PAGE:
Once again, the lie that it’s only about the word “marriage” is exposed. It’s really about denying any and all rights to LGBT individuals, couples and families.

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White House Clarifies What Laws Apply to Married Same Sex Couples

Friday, June 20th, 2014

White HouseThe White House has finished a year-long study of the impact of last year’s Supreme Court decisions for marriage equality on the Federal Government.

The bad news? Some benefits will not be available to couples who move to states that don’t recognize their marriages.

The Washington Blade reports:

…the administration will announce federal laws that look to the state of residence instead of the state of celebration to determine whether a couple is married “preclude the federal government from extending benefits to legally married couples regardless of where they currently live,” the official said. That means, under current law, certain Social Security and veterans benefits won’t be available to married same-sex couples if they wed in one state, but move to one of the 30 states without marriage equality and apply for the benefits there.

So if you marry in California and move to Arizona, forget the Social Security survivor benefits.

The good news?

The Department of Labor is set to issue a notice of proposed rulemaking on the Family & Medical Leave Act, clarifying an employee is eligible for leave to care for a same-sex spouse — even if the couple lives in a non-marriage equality state. The rule builds off an earlier announcement in August in which the Labor Department indicated married same-sex couples were eligible under the FMLA, but that development only applied to couples living in states with marriage equality.

Fixing the issues will likely require either congressional action (which looks extremely unlikely in the foreseeable future) or a Supreme Court decision striking down the remaining marriage equality bans.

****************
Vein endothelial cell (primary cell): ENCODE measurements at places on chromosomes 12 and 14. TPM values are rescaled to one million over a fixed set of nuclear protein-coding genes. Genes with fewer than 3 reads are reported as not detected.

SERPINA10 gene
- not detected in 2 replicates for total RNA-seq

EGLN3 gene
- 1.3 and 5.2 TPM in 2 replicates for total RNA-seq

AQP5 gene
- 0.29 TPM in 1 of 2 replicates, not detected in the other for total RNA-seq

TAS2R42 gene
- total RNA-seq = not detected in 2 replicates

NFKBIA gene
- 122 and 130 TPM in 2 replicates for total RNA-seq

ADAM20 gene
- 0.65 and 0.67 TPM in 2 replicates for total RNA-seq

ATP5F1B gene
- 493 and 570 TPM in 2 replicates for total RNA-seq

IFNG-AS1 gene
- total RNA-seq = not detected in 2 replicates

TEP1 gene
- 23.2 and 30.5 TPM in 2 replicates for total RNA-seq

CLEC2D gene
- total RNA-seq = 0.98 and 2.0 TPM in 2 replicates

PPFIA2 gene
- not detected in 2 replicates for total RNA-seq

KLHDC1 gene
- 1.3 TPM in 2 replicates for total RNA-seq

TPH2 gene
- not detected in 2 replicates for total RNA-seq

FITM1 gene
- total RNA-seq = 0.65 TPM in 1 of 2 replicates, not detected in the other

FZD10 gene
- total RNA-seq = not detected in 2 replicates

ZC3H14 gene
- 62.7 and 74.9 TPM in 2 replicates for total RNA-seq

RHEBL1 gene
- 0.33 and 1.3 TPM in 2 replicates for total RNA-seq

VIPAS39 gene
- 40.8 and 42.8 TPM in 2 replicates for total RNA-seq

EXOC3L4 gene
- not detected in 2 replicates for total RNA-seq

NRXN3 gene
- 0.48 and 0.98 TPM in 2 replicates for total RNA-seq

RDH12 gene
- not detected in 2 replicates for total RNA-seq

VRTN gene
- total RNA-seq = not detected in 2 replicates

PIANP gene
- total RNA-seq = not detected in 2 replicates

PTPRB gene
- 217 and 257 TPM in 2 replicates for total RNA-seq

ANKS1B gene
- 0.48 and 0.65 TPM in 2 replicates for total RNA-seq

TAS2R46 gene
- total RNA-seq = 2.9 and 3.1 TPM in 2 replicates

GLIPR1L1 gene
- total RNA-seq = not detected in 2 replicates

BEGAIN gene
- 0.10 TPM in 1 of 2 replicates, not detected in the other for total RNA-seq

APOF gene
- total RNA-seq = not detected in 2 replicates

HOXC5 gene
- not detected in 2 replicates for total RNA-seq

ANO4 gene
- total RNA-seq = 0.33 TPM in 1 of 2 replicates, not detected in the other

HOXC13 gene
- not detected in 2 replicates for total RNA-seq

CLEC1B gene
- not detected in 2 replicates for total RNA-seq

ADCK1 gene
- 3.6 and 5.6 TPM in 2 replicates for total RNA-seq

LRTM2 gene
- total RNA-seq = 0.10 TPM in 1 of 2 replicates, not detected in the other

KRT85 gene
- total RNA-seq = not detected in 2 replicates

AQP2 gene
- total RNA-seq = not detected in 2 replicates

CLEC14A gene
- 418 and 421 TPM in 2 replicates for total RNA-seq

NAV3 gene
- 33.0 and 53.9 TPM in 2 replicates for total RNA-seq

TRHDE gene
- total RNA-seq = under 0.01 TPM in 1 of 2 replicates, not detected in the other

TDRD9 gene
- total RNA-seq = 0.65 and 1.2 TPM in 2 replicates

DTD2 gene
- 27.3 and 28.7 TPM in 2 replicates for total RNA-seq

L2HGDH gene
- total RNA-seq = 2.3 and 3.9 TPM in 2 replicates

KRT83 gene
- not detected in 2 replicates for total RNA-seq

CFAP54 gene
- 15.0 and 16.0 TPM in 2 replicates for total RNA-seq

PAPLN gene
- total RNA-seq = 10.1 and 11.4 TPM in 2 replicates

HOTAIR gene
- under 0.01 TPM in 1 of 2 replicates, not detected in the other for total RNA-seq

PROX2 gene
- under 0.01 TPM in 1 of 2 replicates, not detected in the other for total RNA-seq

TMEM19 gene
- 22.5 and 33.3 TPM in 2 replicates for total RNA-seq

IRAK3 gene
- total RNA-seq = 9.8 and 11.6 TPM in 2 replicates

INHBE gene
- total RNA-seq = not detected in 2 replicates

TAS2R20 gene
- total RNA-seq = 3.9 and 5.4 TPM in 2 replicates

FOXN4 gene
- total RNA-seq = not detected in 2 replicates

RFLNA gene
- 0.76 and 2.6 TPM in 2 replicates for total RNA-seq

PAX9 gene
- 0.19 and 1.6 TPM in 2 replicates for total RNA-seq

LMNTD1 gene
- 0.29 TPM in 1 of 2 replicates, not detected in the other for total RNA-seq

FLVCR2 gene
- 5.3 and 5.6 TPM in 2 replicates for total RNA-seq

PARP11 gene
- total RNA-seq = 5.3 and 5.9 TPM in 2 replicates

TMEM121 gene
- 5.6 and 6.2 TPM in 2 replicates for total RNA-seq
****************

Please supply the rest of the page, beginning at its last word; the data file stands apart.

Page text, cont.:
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USA, Ohio: Gay Couple Gets Health Policy, Drops Lawsuit

Saturday, March 29th, 2014

OhioA gay couple who sued to force Ohio to recognize their New York wedding dropped their lawsuit yesterday.

On Top Magazine reports:

A gay couple married in New York said Friday that they have dropped their federal lawsuit seeking to force Ohio to recognize their marriage…The couple said in their lawsuit filed last month that because Ohio would not recognize their out-of-state marriage, they were unable to enroll as a family under the Affordable Care Act (ACA) and were forced to purchase three individual policies at a higher cost. Al Gerhardstein, the couple’s attorney, said that the couple obtained a family policy on Monday that takes effect next month. “I can’t tell you exactly where the hang up was,” Gerhardstein told the AP. “I think maybe it just needed that spotlight that came from this case and from the inquiries, and then the wheels got greased.”

At least they had a happy ending. We still have to point out that this never would have been an issue in the first place if the state had just recognized the validity of their marriage.

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How can you be married and not married at the same time?

Thursday, March 20th, 2014